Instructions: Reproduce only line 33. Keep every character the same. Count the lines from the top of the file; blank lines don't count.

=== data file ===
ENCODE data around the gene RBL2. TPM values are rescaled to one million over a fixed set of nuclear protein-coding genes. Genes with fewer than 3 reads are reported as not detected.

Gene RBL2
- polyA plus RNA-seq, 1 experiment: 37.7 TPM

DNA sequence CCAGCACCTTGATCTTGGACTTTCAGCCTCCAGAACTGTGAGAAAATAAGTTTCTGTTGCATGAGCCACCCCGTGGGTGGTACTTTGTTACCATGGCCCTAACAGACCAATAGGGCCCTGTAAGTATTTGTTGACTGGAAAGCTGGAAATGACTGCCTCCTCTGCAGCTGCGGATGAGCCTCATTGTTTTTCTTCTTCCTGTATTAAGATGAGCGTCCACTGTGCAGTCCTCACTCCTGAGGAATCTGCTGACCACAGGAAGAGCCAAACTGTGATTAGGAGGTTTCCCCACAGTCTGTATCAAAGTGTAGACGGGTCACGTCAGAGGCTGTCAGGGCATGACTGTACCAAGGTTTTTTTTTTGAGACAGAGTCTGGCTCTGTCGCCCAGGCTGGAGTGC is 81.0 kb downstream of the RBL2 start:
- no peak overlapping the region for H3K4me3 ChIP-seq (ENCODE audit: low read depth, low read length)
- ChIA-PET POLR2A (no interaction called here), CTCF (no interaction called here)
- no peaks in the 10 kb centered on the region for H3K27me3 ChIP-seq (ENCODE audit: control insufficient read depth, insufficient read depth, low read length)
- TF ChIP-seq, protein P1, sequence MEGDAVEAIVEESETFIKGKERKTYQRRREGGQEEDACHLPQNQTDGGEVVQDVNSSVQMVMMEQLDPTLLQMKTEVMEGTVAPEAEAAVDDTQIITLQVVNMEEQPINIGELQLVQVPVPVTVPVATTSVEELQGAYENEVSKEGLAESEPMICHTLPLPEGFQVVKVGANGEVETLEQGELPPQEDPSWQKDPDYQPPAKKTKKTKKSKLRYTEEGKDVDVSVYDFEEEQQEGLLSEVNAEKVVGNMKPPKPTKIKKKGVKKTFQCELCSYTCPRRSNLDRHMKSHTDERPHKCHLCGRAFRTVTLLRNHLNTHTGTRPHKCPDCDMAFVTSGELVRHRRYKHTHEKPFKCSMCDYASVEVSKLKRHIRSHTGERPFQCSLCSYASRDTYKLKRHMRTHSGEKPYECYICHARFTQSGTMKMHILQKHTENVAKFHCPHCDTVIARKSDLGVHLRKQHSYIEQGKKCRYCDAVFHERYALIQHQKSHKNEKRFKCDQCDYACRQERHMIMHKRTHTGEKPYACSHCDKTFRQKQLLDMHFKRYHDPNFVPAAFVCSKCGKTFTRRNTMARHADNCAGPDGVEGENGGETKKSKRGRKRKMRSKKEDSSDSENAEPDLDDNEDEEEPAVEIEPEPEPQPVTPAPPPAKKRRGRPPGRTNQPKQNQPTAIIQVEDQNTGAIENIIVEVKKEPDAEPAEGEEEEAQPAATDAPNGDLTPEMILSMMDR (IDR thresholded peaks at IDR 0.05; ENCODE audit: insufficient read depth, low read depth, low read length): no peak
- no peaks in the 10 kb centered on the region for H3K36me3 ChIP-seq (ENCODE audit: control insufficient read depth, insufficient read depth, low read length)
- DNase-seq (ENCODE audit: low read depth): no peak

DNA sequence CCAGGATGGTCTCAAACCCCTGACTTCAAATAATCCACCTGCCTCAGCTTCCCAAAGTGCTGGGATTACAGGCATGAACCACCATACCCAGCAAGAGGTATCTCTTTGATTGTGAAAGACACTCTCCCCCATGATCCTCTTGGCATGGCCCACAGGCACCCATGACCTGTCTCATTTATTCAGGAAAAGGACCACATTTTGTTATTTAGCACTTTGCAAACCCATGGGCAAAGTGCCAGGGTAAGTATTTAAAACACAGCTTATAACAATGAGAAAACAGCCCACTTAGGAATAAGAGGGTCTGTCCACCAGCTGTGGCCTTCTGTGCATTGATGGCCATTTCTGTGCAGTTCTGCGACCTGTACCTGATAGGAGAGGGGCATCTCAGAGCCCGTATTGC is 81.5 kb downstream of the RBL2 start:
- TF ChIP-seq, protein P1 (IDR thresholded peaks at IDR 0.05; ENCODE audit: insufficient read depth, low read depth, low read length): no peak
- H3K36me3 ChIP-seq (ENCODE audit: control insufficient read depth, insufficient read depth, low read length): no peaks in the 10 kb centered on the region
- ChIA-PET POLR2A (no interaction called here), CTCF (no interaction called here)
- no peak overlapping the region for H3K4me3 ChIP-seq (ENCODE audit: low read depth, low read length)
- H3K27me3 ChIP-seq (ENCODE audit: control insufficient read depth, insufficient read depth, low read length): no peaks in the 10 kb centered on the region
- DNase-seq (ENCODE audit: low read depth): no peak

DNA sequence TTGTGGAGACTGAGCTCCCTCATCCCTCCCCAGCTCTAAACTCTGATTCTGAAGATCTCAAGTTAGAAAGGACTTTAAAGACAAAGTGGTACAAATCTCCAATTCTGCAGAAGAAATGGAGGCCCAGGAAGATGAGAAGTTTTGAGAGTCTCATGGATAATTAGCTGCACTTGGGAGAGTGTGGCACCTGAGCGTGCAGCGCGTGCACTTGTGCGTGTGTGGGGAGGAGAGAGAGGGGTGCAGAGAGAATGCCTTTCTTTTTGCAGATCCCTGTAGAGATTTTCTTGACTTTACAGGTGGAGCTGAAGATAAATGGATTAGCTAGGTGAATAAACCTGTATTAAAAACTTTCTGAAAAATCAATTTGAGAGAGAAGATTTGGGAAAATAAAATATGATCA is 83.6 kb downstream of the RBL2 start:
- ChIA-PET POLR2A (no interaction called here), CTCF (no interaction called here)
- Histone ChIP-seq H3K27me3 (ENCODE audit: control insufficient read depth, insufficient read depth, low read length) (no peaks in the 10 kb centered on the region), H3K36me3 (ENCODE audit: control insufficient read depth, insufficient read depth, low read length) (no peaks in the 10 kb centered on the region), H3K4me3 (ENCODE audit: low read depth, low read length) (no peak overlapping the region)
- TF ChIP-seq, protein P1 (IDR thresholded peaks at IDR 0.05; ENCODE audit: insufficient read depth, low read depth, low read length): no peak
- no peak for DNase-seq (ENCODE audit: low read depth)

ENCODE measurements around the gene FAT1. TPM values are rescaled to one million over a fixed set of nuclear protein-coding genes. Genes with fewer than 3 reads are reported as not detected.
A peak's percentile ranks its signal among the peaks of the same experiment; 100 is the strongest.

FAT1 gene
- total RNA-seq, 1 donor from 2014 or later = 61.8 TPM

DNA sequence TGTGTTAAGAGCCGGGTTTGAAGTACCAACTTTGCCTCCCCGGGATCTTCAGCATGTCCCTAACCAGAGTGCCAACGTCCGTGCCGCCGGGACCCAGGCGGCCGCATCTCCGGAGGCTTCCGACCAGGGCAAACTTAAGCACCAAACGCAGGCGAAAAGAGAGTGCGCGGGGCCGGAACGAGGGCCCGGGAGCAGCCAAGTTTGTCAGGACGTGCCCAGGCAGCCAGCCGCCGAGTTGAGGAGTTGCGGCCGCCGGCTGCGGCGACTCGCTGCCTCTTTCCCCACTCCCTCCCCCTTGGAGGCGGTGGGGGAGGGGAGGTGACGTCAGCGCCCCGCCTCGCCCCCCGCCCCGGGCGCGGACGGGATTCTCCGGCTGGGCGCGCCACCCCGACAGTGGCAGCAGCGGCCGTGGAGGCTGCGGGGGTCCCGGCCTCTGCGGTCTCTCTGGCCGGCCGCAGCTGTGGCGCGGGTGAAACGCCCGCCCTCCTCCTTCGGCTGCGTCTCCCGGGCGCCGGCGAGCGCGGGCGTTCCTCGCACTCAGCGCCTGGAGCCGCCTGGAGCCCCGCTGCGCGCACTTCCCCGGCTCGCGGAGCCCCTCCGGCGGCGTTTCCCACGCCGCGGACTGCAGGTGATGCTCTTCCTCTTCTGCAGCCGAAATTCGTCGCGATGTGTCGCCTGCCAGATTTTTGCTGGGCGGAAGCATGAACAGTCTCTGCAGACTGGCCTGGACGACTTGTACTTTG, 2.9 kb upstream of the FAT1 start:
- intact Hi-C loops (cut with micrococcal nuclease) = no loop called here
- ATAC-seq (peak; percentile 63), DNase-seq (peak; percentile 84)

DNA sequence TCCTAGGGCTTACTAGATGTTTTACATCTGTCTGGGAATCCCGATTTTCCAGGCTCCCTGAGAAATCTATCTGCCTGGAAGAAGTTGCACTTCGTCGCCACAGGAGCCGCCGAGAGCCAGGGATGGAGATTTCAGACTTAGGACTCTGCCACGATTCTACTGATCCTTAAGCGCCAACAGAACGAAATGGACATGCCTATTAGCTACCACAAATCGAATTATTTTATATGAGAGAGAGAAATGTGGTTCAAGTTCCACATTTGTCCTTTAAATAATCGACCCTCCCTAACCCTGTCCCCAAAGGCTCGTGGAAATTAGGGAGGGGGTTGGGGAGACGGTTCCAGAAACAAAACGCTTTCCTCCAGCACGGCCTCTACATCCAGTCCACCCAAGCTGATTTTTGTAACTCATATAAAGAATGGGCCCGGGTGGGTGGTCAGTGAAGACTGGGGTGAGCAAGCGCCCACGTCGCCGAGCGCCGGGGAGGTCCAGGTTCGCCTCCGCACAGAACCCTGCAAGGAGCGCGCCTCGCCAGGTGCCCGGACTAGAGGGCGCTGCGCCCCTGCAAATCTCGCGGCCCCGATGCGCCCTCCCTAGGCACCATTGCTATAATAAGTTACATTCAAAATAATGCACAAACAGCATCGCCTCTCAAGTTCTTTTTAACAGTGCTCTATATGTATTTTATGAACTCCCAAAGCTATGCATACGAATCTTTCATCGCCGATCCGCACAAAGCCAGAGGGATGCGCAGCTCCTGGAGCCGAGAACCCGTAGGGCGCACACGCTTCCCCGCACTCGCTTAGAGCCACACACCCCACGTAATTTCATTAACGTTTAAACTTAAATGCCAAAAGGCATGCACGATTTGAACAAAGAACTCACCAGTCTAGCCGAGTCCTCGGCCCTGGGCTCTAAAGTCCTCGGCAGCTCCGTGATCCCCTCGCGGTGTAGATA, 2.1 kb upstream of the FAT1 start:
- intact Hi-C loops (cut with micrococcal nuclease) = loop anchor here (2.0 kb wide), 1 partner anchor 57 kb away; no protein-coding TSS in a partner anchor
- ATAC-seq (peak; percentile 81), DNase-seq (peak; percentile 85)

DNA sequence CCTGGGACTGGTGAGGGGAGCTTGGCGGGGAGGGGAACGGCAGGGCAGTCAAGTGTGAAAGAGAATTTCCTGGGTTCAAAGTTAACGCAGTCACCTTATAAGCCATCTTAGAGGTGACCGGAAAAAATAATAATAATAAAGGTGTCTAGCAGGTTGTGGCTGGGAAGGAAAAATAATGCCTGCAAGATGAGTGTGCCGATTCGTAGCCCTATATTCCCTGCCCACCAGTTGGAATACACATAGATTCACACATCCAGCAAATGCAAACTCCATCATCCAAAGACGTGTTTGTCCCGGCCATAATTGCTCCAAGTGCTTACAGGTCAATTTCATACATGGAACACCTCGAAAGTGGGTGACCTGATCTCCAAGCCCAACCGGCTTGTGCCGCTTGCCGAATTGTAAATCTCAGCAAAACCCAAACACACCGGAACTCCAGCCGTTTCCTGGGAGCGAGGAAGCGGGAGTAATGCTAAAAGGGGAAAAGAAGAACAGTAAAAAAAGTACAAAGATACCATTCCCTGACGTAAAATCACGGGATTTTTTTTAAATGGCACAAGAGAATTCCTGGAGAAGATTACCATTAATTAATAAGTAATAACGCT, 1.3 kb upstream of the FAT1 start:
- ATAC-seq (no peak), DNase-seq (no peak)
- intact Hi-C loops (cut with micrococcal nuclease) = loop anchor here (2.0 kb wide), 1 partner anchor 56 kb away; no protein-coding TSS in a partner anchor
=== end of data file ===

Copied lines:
DNA sequence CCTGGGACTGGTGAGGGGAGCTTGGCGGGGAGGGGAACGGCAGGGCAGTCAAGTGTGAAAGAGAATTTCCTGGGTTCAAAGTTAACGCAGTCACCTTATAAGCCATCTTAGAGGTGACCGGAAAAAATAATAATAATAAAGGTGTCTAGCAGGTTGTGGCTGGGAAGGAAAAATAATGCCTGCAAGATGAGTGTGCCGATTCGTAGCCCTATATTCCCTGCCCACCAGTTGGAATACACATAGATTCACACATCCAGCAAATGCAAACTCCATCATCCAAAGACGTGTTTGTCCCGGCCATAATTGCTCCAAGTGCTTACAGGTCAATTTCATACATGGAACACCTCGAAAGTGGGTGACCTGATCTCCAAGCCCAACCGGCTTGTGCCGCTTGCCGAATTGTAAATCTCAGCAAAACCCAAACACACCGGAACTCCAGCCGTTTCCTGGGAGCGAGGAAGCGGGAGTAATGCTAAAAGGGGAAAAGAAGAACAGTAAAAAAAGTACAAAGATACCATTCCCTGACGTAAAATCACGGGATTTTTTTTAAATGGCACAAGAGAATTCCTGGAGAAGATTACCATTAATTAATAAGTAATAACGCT, 1.3 kb upstream of the FAT1 start: